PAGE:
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I am looking at master DNS settings on my Enom domain. I'm wondering what the difference is between the following....

www
@
*

www is a bit obvious, but what about the others? What is @ if it doesn't apply to email? At least, the MX records relate to all of the email, right?

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3 Answers

up vote 6 down vote accepted

The * character is used to denote a wildcard record. A wildcard is basically used to provide an answer for to questions related to records that don't exist in your zone.

The www is just a typical name.

The @ character is a special character that usually as shorthand for the current domain. So for the zone example.org the @ characters is shorthand for example.org.

Also see:

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Let's say your domain record for nowhere.net has these two entries:

@ IN A  78.90.12.34
* IN CNAME nowhere.net.

The @ sign in a record means the domain itself with no host, i.e. nowhere.net. This would allow someone to put http://nowhere.net in their browser and resolve to 78.90.12.34.

The * sign in a record is a wildcard for any hostname. You could enter www.nowhere.net, ftp.nowhere.net, mail.nowhere.net, yo-mama.nowhere.net, etc. and they would all resolve to the IP specified for the domain. You wouldn't have to set each one up with a separate record.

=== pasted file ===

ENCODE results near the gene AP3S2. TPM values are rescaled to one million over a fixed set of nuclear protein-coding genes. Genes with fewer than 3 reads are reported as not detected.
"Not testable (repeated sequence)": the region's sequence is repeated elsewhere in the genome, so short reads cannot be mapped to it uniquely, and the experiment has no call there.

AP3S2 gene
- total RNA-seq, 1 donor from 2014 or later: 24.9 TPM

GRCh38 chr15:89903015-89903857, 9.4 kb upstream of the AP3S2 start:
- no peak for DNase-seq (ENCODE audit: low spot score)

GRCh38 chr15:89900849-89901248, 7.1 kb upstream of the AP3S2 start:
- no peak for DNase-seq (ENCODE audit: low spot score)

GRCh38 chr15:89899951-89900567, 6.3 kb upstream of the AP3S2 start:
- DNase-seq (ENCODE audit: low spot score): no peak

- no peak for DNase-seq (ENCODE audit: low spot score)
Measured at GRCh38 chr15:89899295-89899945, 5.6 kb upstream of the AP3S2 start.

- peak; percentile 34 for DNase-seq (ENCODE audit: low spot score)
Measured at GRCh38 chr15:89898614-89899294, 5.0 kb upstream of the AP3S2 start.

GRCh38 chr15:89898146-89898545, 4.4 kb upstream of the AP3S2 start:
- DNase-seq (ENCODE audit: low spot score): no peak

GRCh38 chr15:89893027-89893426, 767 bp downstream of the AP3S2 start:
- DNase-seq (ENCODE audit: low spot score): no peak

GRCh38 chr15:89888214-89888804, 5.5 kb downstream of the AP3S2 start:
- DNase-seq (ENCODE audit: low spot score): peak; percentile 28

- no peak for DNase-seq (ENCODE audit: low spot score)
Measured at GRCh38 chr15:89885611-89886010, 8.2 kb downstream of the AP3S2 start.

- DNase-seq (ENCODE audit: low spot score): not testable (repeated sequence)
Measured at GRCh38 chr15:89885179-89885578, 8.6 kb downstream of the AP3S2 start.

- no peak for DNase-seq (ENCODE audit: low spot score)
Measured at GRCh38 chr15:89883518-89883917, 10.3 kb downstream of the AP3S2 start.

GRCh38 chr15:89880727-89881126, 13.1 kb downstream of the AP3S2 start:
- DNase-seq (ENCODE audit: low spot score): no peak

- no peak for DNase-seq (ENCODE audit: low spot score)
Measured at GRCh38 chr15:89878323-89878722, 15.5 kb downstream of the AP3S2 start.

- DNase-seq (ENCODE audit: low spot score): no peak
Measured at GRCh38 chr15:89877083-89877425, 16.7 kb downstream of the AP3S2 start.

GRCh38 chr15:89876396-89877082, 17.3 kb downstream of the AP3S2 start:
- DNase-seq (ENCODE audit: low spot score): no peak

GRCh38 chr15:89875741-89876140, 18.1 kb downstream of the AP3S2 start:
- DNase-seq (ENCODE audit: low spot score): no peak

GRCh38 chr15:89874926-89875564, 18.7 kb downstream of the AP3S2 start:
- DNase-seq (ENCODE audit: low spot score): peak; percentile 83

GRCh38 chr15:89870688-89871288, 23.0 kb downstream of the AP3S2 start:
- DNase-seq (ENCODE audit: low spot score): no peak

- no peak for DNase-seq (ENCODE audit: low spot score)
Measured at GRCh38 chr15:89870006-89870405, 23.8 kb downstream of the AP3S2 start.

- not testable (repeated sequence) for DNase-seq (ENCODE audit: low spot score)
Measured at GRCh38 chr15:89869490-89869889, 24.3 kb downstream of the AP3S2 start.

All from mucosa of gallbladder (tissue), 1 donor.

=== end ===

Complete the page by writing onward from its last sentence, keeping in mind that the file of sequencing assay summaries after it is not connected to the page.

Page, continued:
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The other answers are correct, as far as they go, though they don't really explain @ fully.

In DNS parlance, "@" is short for the origin. Typically this is the same as the zone name because it is inherited from the zone name unless otherwise specified, but it can be changed within a zone file by using the $ORIGIN directive.

Finally, as long as we are on the subject of the "@" character, it should not occur in e-mail addresses when they are called for in zone files (for example, the zone administrator address in the SOA record.) When an e-mail address is written in an SOA record, the "@" character is replaced by a period, i.e. "admin@example.net" is written "admin.example.net" in an SOA record.

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